The high contracting parties reserve to themselves the right to maintain guards to protect their respective railway lines in Manchuria. The number of such guards shall not exceed fifteen per kilometre and within that maximum number the commanders of the Japanese and Russian armies shall by common accord fix the number of such guards to be employed as small as possible while having in view the actual requirements.

The commanders of the Japanese and Russian forces in Manchuria shall agree upon the details of the evacuation in conformity with the above principles and shall take by common accord the measures necessary to carry out the evacuation as soon as possible, and in any case not later than the period of eighteen months.

SUB-ARTICLE TO ARTICLE 9.

As soon as possible after the present treaty comes into force a committee of delimitation composed of an equal number of members is to be appointed by the two high contracting parties which shall on the spot mark in a permanent manner the exact boundary between the Japanese and Russian possessions on the Island of Saghalin. The commission shall be bound so far as topographical considerations permit to follow the fiftieth parallel of north latitude as the boundary line, and in case any deflections from that line at any points are found to be necessary compensation will be made by correlative deflections at other points. It shall also be the duty of the said commission to prepare a list and a description of the adjacent islands included in the cession, and finally the commission shall prepare and sign maps showing the boundaries of the ceded territory. The work of the commission shall be subject to the approval of the high contracting parties.

The foregoing additional articles are to be considered ratified with the ratification of the treaty of peace to which they are annexed.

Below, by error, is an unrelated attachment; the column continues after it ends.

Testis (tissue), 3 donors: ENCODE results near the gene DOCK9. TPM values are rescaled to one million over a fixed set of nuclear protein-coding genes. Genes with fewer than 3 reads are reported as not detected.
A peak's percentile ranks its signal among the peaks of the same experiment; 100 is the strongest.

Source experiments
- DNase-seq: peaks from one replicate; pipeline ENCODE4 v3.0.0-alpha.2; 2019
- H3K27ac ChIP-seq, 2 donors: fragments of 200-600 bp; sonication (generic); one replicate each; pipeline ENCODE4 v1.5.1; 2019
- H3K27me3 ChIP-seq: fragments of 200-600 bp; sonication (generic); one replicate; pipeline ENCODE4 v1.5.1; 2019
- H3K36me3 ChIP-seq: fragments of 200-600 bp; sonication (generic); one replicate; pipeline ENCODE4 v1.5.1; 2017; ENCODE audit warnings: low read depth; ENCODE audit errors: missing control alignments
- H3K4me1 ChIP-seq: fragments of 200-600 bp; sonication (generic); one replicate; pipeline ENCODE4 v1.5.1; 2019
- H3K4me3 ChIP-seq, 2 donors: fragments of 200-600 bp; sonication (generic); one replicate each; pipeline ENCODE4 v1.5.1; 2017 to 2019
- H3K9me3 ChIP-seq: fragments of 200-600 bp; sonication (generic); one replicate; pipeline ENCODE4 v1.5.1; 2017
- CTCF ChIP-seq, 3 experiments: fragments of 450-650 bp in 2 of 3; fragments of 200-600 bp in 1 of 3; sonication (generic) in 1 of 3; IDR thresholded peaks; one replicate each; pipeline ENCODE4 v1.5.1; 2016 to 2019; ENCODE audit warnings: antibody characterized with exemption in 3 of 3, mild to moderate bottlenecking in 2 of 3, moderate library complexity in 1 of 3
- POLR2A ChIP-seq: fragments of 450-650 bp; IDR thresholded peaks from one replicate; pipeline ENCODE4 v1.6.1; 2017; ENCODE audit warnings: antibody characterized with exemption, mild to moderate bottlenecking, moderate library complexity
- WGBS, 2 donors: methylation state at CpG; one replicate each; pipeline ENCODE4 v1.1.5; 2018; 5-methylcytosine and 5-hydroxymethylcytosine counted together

In witness whereof the respective plenipotentiaries have signed and affixed seals to the present treaty of peace.

Done at Portsmouth, New Hampshire, this fifth day of the ninth month of the thirty-eighth year of the Meiji, corresponding to the twenty-third day of August, one thousand nine hundred and five (September 5, 1905).

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朴茨茅斯條約

正約

日本國皇帝陛下及全俄國皇帝陛下,欲使兩國及兩國之人民回復平和之幸福,決定訂立講和條約,是以日本國皇帝陛下特派外務部大臣從三位勳一等男爵小村壽太郎及駐紮美國待命全權公使從三份勳一等高平小五郎,全俄國皇帝陛下特派內閣總理大臣威特及駐紮美國特命全權大使俄國御前大臣羅善,為全權委員,各將所奉全權文憑校閱,認明懼屬妥善,會上訂立各條款開列於下:

第一條

日本國至帝陛下與全俄國皇帝陛下間,及兩國並兩國臣民間,當和平親睦。

第二條

俄國政府承認日本國于韓國之政治軍事經濟上均有卓絕之利益,加指導保護監理等事,日本政府視為必要者即可措置,不得阻礙干涉。在韓國之俄國臣民,均應按照最惠國之臣民一律看待,不得歧視。
兩締約國為避一切誤解之原因起見,彼此同意于俄韓兩國交界間不得執軍事上之措置,致侵迫俄韓兩國領土之安全。

第三條

日俄兩國互相約定各事如下;
一、 除遼東半島租借權所及之地域不計外, 所有在滿洲之兵,當按本條約附約第一款所定,由兩國同時全數撤退;
二、 除前記之地域外,現被日俄兩國軍隊佔領及管理之滿洲全部,交還中國接收,施行政務;俄國政府聲明在滿洲之領土上利益,或優先的讓與,或專屬的讓與,有侵害中國主權及有違機會均等主義各,一概無之。

第四條

日俄兩國彼此約定,凡中國在滿洲為發達商務工業起見,所有一切辦法列國視為當然者,不得阻礙。

第五條

俄國政府以中國政府之允許,將旅順口、大連灣並其附近領土領水之租借權內一部份之一切權利及所讓與者,轉移與日本政府,俄國政府又將該租界疆域內所造有一切公共營造物及財產,均移讓於日本政府。
兩締約國互約,前條所定者,須商請中國政府允諾。
日本政府允將居住前開各地內之俄國臣民之財產權,當完全尊重。

第六條

俄國政府允將由長春(寬城子)至旅順口之鐵路及一切支路,並在該地方鐵道內所附屬之一切權利財產,以及在該處鐵道內附屬之一切煤礦,或為鐵道利益起見所經營之一切煤礦,不受補償,且以清國政府允許者均移讓於日本政府。
兩締約國互約前條所定者,須商請中國政府承諾。

第七條

日俄兩國約在滿洲地方,各自經營專以商工業為目的之鐵道,決不經營以軍事為目的之鐵道。
但遼東半島租借權效力所及地域之鐵道不在此限。

第八條

日本政府及俄國政府,為圖來往輸運均臻便捷起見,妥訂滿洲接續鐵道營業章程,務須從速另訂別約。

第九條

俄國政府允將庫頁島南部及其附近一切島嶼,並各該處之一切公共營造物及財產之主權,永遠讓與日本政府;其讓與地域之北方境界,以北緯五十度為起點,至該處確界須按照本條約附約第二條所載為准。
日俄兩國彼此商允在庫頁島及其附近島嶼之各自所屬領地內,不築造堡壘及類於堡壘之軍事上工作物;又兩國約定凡軍事上之措置有礙于宗穀海峽及韃靼海峽航行自由者,不得施設。

第十條

居住於讓與日本國地域內之俄國人民, 可出賣財產,退還本國;若仍欲留住該地域時,當服從日本國之法律及管轄權。至該住民經營事業行使財產,當由日本國完全保護,其有不安本分者,日本國亦當撤回其居住權並放逐之,但該住民之財產當完全尊重。